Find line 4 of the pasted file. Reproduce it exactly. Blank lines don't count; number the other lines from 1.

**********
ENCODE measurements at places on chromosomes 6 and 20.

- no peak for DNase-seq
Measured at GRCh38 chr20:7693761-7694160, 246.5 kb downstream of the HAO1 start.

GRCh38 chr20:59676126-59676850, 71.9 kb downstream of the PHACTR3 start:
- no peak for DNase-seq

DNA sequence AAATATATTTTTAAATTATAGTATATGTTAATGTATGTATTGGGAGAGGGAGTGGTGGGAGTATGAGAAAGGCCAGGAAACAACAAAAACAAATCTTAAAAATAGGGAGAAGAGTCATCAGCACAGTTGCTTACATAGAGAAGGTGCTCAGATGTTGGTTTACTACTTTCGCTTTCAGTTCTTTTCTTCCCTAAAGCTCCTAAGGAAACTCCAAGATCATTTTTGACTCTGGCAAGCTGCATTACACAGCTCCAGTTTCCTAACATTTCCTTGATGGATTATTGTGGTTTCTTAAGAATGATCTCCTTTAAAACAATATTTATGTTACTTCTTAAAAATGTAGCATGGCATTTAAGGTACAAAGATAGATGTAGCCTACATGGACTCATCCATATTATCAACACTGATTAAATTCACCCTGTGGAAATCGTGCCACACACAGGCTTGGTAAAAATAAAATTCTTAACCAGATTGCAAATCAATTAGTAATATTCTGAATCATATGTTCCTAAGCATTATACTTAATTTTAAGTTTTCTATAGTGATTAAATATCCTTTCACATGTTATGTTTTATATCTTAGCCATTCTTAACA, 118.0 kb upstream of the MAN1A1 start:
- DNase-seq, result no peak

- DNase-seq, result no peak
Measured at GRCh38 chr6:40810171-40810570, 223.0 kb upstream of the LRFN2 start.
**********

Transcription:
GRCh38 chr20:59676126-59676850, 71.9 kb downstream of the PHACTR3 start: